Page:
Glucosefatty Acid Cycle

The self-regulating interplay between glucose and fatty acid metabolism is called the glucose-fatty acid cycle. This cycle constitutes an important biochemical mechanism for limiting glucose utilization when alternative substrate is available, and conversely limiting the consumption of stored fat when glucose is available. Fatty acids that are produced in adipose tissue in an ongoing cycle of lipolysis and reesterification may either escape from fat cells to become the free fatty acids, or they may be retained as triglycerides, depending on the availability of «-glycerol phosphate (Fig. 1). The only source of «-glycerol phosphate for reesterification of fatty acids is the pool of triose phosphates derived from glucose oxidation, because adipose tissue is deficient in the enzyme required to phosphorylate and hence reuse glycerol released from triglycerides. Consequently, when glucose is abundant, «-glycerol phosphate is readily available, the rate of reesterification is high relative to lipolysis, and the rate of release of FFA is low. Conversely, when glucose is scarce, more fatty acids escape and plasma concentrations of FFA increase.

Exposure of muscle to elevated levels of FFA for several hours decreases transport of glucose across the plasma membrane and phosphorylation to glucose-6-phosphate. The resulting decrease of glucose-6-phos-phate, which is both a substrate and an allosteric activator of glycogen synthase, results in decreased glycogen formation as well as decreased glucose oxidation by glycolysis. Glycolysis may be further curtailed by inhibition of phosphofructokinase. Oxidation of fatty acids or ketone bodies also limits the oxidation of pyruvate to acetyl CoA. Recall from Chapter 41 that long-chain fatty acids must be linked to carnitine to gain entry into mitochondria where they are oxidized. Activity of acylcarnitine transferase is increased by long-chain fatty acid coenzyme A (CoA) and inhibited by malonyl CoA whose formation is accelerated when glucose is plentiful. Oxidation of long-chain fatty acids or ketone bodies to acetyl CoA reduces the cofactor nicotinamide-adenine dinucleotide (NAD) to NADH at a rate that exceeds oxidative regeneration in the nonworking muscle. The resulting scarcity of NAD and free CoA limits the breakdown of pyruvate directly, and also activates the mitochondrial enzyme pyruvate dehydrogenase (PDH) kinase that inactivates a key enzyme of pyruvate oxidation. The activity of PDH kinase, in turn, is inhibited by pyruvate.

Influx of fatty acids to the liver promotes ketogenesis and gluconeogenesis largely by the same mechanisms that diminish glucose metabolism in muscle. Metabolism of long-chain fatty acids inhibits the intramitochondrial oxidation of pyruvate to acetyl CoA. Gluconeogenic precursors arriving at the liver in the form of pyruvate, lactate, alanine, or glycerol are thus spared oxidation in the tricarboxylic acid cycle and instead are converted to phosphoenol pyruvate (PEP). Conversely, when glucose is abundant, the concentration of glucose-6-phosphate increases, and gluconeogenesis is inhibited both at the level of fructose-1,6-bisphosphate formation and at the level of pyruvate kinase (see Fig. 5 in Chapter 41). Under these circumstances malonyl CoA formation is increased and fatty acids are restrained from entering the mitochondria and subsequent degradation.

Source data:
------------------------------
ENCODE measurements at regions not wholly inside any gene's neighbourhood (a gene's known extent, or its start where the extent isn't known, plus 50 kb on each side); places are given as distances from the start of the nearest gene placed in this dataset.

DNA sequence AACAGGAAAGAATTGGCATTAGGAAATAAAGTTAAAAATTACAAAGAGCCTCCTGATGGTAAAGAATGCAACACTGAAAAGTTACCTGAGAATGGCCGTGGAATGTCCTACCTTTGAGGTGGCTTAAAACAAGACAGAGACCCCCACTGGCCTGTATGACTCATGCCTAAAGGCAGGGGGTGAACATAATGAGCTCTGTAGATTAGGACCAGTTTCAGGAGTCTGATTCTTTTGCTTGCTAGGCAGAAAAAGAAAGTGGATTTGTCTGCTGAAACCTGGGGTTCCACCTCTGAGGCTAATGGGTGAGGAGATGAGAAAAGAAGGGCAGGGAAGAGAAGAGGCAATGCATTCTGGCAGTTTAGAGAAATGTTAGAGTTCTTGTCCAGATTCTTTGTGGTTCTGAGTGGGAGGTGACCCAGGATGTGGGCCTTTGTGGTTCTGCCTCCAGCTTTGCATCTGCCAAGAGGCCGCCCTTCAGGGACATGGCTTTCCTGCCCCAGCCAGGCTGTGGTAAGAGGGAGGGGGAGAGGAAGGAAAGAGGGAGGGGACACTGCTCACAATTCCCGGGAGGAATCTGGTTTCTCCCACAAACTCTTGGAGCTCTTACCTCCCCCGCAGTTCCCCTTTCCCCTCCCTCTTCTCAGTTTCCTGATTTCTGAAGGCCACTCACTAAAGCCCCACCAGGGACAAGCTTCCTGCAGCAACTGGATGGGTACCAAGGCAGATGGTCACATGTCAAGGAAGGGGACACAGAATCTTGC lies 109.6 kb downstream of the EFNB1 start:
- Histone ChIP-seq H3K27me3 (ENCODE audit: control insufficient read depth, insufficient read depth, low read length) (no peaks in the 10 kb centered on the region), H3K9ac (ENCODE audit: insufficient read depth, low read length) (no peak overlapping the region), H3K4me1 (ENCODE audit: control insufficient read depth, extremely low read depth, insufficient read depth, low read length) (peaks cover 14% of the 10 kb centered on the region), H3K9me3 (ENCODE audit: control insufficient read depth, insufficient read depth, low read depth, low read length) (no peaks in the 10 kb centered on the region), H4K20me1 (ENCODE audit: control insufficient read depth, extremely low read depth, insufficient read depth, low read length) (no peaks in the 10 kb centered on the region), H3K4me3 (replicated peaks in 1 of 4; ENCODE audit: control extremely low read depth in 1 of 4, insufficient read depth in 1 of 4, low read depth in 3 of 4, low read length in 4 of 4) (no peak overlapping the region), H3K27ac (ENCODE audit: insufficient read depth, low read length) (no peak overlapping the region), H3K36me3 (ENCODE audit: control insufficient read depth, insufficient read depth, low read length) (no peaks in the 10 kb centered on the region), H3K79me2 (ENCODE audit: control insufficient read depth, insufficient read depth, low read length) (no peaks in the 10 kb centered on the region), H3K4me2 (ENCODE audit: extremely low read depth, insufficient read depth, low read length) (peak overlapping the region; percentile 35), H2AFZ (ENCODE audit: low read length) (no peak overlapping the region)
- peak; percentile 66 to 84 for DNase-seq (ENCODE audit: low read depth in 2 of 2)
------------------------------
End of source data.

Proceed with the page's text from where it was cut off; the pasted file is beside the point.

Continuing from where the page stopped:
Through the reciprocal effects of glucose and fatty acids, glucose indirectly regulates its own rate of utilization by a negative feedback process that increases gluconeogenesis. Because of the intrinsic allosteric regulatory properties of the glucose-fatty acid cycle, hormones may regulate metabolic processes not only by altering the activities or amounts of enzymes, but also by influencing the flow of metabolites. The glucose-fatty acid cycle operates in normal physiology even though the concentration of glucose in blood remains nearly constant. In fact, the contribution of some hormones, notably gluco-corticoids and GH, to the maintenance of blood glucose and muscle glycogen depends in part on the glucose-fatty acid cycle. Conversely, in addition to stimulating glucose entry into muscle, insulin indirectly increases glucose metabolism by decreasing FFA mobilization from adipose tissue, thereby shutting down the inhibitory influence of the glucose-fatty acid cycle. This effect may be accelerated by a further effect of insulin to increase the formation of malonyl CoA in liver and muscle, thereby diminishing access of fatty acids to the mitochondrial oxidative apparatus.

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